Reader question: I am a British citizen, French-resident, living permanently in France, married to a French national.
Is it possible to have my mother, now 80, come to live with us in France and what would be her entitlement to healthcare?
There several ways your mother could be allowed to come.
The first is if she is considered dependent on you.
As a British citizen, if you were living in France before January 1, 2021, and obtained a Withdrawal Agreement (WA) residency card, a dependent parent will be eligible to apply for a five-year carte de séjour.
In this case, your mother would have to apply for a WA carte de séjour at your local prefecture within three months of moving to France.
She would have to provide supporting documents, including your carte de séjour, proof of your relationship, and proof that she is in your care.
The latter will usually include proof of your income and an attestation sur l’honneur (signed declaration) that you are responsible for her.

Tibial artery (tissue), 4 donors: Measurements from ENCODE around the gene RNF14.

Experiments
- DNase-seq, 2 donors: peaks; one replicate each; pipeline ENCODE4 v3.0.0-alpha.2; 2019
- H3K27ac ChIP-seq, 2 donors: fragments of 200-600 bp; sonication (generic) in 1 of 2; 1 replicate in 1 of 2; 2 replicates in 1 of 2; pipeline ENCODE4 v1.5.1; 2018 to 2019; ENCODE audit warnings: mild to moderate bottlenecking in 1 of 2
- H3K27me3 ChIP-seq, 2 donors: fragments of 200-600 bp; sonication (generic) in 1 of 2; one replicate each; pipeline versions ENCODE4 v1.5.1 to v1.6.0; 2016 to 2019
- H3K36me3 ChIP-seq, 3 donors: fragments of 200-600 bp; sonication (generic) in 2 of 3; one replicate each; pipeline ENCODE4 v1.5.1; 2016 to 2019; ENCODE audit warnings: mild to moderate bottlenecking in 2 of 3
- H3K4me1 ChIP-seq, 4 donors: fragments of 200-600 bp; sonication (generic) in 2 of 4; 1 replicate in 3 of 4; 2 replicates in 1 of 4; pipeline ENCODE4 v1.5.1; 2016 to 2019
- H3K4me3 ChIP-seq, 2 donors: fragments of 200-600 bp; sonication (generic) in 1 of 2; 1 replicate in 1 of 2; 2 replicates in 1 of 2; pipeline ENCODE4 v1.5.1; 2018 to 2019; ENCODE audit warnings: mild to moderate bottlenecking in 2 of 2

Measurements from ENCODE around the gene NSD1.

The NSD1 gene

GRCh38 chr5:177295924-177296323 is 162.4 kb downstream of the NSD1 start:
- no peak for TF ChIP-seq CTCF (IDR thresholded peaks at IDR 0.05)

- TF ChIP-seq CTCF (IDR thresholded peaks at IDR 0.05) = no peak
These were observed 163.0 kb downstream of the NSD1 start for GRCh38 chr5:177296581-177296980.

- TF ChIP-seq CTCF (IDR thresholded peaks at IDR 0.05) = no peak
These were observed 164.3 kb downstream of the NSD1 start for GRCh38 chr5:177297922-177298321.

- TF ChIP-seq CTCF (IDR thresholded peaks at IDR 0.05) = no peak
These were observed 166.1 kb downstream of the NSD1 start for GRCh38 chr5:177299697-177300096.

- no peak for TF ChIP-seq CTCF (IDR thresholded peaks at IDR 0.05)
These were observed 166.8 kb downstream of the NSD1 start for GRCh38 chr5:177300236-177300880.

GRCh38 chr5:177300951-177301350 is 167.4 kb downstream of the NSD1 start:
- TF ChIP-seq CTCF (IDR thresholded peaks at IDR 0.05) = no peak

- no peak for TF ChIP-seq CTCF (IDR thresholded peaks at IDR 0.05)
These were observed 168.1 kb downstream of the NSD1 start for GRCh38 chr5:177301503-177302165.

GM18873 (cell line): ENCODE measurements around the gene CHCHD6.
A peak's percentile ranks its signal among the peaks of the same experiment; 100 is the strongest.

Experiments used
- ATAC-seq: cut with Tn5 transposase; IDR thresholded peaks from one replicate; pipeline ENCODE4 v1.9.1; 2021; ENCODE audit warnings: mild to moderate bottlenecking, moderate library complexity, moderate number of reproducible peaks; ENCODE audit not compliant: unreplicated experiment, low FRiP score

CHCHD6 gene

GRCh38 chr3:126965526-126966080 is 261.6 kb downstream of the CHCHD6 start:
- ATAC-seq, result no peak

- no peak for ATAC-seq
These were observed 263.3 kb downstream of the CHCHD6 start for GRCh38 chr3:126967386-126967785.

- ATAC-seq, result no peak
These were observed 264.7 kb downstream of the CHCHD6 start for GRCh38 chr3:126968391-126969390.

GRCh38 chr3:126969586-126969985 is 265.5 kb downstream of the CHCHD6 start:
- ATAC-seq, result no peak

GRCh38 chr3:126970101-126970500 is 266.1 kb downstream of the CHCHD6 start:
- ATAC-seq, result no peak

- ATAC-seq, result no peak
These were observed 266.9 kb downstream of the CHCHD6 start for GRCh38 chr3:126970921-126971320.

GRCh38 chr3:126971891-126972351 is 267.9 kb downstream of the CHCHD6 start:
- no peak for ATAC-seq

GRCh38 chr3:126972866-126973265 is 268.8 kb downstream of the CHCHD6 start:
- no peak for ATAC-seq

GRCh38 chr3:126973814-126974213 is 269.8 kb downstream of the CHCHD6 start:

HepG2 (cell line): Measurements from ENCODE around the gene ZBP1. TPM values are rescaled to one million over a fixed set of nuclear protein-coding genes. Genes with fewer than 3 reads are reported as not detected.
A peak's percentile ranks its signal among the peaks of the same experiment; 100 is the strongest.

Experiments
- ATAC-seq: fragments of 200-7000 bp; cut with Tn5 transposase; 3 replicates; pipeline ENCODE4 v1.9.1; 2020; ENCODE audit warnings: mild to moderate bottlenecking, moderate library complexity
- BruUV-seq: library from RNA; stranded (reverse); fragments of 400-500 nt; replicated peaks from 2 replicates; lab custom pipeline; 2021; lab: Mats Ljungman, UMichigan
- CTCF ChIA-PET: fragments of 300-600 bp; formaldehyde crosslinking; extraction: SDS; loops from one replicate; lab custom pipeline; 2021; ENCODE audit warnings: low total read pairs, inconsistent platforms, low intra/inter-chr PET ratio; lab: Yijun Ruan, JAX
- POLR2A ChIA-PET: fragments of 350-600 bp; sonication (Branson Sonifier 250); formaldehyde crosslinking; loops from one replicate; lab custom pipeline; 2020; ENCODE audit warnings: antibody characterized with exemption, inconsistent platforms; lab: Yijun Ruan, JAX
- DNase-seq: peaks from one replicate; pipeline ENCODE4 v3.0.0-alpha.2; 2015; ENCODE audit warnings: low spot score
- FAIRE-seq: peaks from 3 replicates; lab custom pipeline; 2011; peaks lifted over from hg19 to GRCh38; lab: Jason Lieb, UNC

There is no clear definition of dependency, but Justine Wallington of the Rift group, which defends the rights of Britons in France, said “long-term financial dependency” is generally a better fit with the EU and WA rules than “physical or medical dependency”.
Having said that, a French decree relating to the WA rules does also refer to people who urgently need personal help from their family member due to serious medical reasons.
You may be asked to prove that you have been providing your mother with financial support – for example, through regular bank transfers – and that you have the funds to support her while in France.
If your mother is financially dependent on you, she could also qualify for a carte de séjour ‘ascendant à charge’ as the mother-in-law of a French citizen.
Otherwise, there is no automatic right for UK citizens to bring their parents to France.
If your mother is financially independent, she will therefore be in the same situation as other retirees looking to settle in France.
The option in this case is to apply for a long-stay visa equivalent to a residence permit – a visa lasting up to 12 months, which requires holders to apply for a temporary carte de séjour ‘visiteur’ before it expires.
She will also have to show she has regular income equivalent to the net French monthly minimum wage (€1,383/month).
UK state pensioners can use the S1 form system to access healthcare in France.
There is also a general principle that permits anyone living long-term to apply for healthcare under ‘Puma’ residency rules.